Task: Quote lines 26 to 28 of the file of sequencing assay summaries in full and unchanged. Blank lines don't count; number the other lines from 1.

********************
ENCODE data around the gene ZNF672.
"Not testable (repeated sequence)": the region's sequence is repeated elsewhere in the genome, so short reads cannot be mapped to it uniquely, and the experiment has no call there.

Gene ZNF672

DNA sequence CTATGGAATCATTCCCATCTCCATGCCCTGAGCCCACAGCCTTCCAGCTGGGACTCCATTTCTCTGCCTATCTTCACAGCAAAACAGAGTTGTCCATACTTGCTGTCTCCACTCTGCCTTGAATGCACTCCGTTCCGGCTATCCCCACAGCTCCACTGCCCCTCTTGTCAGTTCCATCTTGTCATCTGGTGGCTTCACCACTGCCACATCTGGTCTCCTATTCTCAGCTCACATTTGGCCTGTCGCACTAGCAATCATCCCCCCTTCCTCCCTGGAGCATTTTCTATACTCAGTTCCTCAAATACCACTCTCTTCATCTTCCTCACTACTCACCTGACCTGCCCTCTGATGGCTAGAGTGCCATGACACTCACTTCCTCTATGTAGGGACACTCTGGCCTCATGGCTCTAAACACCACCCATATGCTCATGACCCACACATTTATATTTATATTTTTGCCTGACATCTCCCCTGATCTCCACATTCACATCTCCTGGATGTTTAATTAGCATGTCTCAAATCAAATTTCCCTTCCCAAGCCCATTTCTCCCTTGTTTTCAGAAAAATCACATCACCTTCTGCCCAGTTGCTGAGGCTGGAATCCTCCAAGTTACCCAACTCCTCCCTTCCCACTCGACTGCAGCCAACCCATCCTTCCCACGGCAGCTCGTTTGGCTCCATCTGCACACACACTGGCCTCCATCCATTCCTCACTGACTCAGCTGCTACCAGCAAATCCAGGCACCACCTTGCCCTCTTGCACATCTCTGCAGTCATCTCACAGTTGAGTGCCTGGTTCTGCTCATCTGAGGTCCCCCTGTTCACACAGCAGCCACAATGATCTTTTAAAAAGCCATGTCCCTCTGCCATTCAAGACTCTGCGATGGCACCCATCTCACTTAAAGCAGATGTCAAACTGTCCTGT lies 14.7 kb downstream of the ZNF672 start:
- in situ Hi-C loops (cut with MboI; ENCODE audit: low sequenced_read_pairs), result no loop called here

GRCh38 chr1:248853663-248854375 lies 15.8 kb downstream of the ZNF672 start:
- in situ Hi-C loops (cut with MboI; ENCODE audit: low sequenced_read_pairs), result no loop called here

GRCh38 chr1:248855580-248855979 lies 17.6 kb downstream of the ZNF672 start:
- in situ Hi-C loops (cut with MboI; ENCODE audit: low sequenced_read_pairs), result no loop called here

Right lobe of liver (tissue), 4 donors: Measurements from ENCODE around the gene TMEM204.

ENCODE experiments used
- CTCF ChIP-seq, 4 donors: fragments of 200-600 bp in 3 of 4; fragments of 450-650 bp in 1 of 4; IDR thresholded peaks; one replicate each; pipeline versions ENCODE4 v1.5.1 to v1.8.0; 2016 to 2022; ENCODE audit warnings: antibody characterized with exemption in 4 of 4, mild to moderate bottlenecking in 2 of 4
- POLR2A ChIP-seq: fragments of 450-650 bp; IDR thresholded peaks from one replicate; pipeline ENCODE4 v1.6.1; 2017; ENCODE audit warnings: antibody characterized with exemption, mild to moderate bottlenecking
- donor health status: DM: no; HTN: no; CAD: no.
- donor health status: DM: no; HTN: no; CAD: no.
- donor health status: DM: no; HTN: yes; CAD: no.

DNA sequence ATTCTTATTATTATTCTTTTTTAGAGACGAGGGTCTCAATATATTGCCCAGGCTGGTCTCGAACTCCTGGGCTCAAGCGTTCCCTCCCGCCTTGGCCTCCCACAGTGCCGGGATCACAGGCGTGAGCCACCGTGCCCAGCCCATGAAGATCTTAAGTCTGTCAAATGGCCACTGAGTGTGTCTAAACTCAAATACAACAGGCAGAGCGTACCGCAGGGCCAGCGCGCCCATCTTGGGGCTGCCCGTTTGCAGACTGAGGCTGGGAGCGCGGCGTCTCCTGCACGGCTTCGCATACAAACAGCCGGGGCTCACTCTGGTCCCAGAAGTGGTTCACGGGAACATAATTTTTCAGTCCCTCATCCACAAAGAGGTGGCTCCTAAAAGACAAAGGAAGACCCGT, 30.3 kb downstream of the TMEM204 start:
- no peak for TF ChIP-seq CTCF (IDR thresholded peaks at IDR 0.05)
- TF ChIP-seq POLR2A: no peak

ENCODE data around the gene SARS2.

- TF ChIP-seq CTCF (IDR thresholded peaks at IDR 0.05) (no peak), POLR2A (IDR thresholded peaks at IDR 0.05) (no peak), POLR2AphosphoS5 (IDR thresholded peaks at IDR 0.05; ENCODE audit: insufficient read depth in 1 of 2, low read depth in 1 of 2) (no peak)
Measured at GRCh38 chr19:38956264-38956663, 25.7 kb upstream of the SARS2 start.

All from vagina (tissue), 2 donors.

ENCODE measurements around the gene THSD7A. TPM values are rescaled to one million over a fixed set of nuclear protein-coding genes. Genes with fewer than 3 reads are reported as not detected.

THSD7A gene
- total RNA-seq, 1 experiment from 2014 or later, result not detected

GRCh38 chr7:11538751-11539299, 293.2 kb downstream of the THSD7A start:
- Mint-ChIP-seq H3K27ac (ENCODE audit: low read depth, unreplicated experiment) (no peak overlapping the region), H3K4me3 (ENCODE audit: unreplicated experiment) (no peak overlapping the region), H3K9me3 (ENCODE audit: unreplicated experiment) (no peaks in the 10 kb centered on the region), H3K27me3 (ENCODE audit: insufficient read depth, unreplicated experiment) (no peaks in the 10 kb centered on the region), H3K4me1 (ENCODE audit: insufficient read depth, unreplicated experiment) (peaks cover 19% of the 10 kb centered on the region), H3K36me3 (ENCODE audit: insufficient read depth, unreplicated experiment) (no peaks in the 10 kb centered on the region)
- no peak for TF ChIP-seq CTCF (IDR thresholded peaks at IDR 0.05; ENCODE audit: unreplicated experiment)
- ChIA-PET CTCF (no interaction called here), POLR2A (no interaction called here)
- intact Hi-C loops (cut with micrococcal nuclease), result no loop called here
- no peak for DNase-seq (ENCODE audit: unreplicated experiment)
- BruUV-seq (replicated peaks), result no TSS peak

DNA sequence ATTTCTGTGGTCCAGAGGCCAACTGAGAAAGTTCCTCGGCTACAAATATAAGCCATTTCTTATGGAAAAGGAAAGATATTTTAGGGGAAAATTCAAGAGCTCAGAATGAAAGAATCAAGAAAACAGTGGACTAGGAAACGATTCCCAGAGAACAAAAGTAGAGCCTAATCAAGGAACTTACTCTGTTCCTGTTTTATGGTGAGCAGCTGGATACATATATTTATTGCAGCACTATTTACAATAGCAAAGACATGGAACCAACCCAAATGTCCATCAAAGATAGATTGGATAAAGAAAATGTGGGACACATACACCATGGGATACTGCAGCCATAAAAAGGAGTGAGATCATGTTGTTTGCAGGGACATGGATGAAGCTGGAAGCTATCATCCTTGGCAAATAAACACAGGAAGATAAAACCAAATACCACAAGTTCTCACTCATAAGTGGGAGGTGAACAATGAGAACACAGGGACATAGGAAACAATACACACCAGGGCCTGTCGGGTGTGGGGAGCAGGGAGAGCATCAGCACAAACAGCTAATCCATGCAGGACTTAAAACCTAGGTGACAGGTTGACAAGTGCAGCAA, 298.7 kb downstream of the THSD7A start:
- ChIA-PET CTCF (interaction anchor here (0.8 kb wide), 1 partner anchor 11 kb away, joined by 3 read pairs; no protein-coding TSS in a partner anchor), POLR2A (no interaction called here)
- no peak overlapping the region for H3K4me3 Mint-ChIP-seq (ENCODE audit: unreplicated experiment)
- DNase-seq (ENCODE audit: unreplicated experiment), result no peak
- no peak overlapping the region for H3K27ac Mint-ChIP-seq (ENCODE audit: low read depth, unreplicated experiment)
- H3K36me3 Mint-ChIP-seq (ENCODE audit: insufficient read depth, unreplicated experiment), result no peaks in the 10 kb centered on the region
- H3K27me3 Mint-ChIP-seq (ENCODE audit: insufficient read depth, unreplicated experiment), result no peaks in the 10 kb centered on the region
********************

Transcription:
- total RNA-seq, 1 experiment from 2014 or later, result not detected

GRCh38 chr7:11538751-11539299, 293.2 kb downstream of the THSD7A start:
- Mint-ChIP-seq H3K27ac (ENCODE audit: low read depth, unreplicated experiment) (no peak overlapping the region), H3K4me3 (ENCODE audit: unreplicated experiment) (no peak overlapping the region), H3K9me3 (ENCODE audit: unreplicated experiment) (no peaks in the 10 kb centered on the region), H3K27me3 (ENCODE audit: insufficient read depth, unreplicated experiment) (no peaks in the 10 kb centered on the region), H3K4me1 (ENCODE audit: insufficient read depth, unreplicated experiment) (peaks cover 19% of the 10 kb centered on the region), H3K36me3 (ENCODE audit: insufficient read depth, unreplicated experiment) (no peaks in the 10 kb centered on the region)